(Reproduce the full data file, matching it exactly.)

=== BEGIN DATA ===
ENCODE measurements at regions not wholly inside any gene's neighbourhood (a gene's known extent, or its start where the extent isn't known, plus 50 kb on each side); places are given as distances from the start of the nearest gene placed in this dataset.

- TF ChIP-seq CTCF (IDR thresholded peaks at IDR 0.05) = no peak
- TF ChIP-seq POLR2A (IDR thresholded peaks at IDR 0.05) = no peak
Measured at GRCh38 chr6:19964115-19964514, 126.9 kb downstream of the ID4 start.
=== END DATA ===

ENCODE measurements at regions not wholly inside any gene's neighbourhood (a gene's known extent, or its start where the extent isn't known, plus 50 kb on each side); places are given as distances from the start of the nearest gene placed in this dataset.

- TF ChIP-seq CTCF (IDR thresholded peaks at IDR 0.05) = no peak
- TF ChIP-seq POLR2A (IDR thresholded peaks at IDR 0.05) = no peak
Measured at GRCh38 chr6:19964115-19964514, 126.9 kb downstream of the ID4 start.